On the early voting: “It’s very simple,” said an outside Republican strategist supporting Handel. “What does she lose early voting by? If Ossoff wins with 59 percent, that’s bad. If he wins with 54 percent, that’s good.” That is, if Ossoff racks up 59 percent or more of the early voting, he’ll have a lead so big that Handel can’t make up the difference by winning the election day vote. If, on the other hand, Ossoff is at 54 percent or so, Handel could well surpass him on Tuesday.
In a WSB-Landmark Communications poll finished in the final days of early voting, Ossoff had 54.4 percent of the early vote, to Handel’s 45.6 percent. That suggests a super-tight final result, but with perhaps enough room for Handel to squeak by. In another new poll of the early vote, the Trafalgar Group found Ossoff with just 51.3 percent of the early vote, to Handel’s 48.7 percent. That’s much better news for Handel. The problem is, no one knows which is correct, or whether either is correct.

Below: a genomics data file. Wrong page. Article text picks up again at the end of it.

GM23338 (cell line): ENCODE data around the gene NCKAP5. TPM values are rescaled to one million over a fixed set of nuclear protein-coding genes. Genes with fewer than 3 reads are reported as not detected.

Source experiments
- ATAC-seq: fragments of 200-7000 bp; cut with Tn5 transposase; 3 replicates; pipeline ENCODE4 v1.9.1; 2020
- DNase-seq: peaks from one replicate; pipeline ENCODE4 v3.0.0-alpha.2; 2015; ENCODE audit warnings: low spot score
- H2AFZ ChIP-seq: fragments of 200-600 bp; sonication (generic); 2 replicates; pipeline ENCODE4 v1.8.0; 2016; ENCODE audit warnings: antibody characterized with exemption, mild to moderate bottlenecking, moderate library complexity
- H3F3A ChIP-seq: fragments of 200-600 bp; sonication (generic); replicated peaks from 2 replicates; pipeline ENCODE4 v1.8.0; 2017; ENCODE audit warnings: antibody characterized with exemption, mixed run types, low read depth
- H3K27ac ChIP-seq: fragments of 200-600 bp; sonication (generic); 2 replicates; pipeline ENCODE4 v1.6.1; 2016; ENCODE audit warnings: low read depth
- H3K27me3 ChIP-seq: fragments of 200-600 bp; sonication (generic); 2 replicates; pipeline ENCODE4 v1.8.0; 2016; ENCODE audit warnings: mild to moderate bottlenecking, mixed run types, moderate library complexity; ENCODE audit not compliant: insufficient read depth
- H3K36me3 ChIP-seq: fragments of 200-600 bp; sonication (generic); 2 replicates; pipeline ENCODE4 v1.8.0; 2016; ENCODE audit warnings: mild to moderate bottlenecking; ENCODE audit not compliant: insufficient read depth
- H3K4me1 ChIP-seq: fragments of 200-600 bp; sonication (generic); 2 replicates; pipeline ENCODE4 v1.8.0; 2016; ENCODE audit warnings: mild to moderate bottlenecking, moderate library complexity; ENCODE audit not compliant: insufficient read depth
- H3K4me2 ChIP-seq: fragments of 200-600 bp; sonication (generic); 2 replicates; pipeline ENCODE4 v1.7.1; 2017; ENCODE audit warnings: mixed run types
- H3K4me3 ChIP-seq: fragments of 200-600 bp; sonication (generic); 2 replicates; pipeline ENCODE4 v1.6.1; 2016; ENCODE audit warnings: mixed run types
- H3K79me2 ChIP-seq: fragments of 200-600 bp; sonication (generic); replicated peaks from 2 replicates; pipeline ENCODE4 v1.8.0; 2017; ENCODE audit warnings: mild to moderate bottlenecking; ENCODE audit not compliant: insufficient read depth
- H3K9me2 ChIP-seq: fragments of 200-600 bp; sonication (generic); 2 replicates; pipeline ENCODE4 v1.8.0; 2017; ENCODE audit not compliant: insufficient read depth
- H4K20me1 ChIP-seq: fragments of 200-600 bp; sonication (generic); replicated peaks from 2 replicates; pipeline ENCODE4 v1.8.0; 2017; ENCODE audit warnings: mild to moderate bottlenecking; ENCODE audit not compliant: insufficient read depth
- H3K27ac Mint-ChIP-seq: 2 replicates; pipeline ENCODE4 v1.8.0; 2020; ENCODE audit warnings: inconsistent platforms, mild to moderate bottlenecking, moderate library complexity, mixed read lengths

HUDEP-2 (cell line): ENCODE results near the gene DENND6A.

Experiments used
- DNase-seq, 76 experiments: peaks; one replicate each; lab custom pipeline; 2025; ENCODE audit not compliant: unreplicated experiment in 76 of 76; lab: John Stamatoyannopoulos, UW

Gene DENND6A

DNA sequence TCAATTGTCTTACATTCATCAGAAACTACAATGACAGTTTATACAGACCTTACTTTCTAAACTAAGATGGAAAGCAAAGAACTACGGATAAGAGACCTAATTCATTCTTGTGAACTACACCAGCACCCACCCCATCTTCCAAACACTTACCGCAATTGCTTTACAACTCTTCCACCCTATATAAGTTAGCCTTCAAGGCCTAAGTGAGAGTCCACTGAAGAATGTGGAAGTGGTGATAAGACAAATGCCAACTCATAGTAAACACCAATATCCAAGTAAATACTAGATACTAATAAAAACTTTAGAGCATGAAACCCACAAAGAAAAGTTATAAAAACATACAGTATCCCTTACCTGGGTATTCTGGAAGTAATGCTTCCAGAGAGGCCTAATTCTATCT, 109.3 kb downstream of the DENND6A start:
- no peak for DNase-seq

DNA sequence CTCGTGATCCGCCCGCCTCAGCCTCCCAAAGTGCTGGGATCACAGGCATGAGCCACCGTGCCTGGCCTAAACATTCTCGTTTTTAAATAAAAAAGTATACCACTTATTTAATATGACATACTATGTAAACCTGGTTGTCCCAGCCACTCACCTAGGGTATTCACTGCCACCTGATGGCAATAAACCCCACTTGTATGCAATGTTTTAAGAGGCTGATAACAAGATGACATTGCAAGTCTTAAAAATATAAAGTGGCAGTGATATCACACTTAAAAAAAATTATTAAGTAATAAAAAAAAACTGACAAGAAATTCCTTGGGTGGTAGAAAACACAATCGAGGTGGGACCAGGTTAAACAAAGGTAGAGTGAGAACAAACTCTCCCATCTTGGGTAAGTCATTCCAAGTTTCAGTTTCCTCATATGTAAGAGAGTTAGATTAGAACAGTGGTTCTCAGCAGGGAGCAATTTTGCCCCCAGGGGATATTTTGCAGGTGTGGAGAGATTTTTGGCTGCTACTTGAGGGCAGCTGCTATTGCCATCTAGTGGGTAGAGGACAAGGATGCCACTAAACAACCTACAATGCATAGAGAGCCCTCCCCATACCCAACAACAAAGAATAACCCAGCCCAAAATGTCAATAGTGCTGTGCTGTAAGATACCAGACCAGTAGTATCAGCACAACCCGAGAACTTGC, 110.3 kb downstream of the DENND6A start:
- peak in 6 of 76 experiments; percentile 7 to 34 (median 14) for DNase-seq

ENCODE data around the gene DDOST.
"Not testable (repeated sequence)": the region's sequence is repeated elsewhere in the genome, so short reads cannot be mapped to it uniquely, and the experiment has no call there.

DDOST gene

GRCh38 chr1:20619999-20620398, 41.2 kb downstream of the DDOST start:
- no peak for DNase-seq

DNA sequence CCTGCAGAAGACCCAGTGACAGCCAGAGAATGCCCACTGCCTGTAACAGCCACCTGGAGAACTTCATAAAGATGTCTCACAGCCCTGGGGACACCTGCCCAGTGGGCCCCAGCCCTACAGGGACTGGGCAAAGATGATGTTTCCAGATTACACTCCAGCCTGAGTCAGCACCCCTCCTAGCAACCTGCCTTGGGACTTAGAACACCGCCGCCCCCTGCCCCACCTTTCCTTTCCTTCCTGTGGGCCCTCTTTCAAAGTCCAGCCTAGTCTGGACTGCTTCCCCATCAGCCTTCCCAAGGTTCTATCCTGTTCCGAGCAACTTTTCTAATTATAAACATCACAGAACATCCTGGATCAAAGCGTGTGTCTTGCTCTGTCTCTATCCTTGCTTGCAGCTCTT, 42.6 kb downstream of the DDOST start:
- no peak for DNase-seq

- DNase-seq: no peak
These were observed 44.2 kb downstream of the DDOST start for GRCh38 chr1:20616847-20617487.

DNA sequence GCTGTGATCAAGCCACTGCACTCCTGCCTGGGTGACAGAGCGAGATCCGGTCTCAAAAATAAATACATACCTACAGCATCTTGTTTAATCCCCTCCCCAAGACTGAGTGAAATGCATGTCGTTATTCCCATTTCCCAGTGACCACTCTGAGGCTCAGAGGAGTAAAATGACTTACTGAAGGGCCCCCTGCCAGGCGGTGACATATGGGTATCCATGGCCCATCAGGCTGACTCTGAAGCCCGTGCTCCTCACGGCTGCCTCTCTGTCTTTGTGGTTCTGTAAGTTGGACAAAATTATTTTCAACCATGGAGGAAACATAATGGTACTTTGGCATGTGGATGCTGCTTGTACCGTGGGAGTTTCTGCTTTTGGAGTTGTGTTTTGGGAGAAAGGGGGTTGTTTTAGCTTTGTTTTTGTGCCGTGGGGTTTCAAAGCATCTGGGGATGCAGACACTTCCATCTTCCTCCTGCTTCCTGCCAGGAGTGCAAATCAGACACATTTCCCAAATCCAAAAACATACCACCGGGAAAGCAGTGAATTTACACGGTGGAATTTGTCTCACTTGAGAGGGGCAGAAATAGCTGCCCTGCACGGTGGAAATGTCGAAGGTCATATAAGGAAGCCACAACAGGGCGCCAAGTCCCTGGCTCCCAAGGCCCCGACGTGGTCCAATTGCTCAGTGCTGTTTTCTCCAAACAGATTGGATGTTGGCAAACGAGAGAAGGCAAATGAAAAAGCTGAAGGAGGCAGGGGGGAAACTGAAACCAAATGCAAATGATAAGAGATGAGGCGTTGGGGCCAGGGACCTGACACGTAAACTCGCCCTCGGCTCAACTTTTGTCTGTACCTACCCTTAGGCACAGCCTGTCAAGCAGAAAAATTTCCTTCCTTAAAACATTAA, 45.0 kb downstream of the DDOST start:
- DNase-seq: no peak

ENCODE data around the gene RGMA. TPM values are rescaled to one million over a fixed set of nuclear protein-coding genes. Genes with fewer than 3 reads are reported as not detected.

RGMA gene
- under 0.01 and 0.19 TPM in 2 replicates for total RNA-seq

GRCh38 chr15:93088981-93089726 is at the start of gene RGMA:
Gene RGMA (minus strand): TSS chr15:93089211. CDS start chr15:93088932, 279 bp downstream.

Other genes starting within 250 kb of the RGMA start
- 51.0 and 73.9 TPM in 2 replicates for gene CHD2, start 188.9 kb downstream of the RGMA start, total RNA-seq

The second factor, the Republican vote, is of deep concern to GOP strategists. “We’ve had some people who are Republicans and conservatives who are not motivated,” said one GOP worker on the ground in Georgia. “There is a rumor that Ossoff is going to pick up 15 percent of Republican voters.”